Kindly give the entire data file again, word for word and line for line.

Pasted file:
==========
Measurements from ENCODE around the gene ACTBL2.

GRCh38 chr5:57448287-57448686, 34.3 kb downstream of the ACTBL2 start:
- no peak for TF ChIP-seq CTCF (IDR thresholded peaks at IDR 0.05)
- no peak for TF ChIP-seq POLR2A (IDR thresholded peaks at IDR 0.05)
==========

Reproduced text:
Measurements from ENCODE around the gene ACTBL2.

GRCh38 chr5:57448287-57448686, 34.3 kb downstream of the ACTBL2 start:
- no peak for TF ChIP-seq CTCF (IDR thresholded peaks at IDR 0.05)
- no peak for TF ChIP-seq POLR2A (IDR thresholded peaks at IDR 0.05)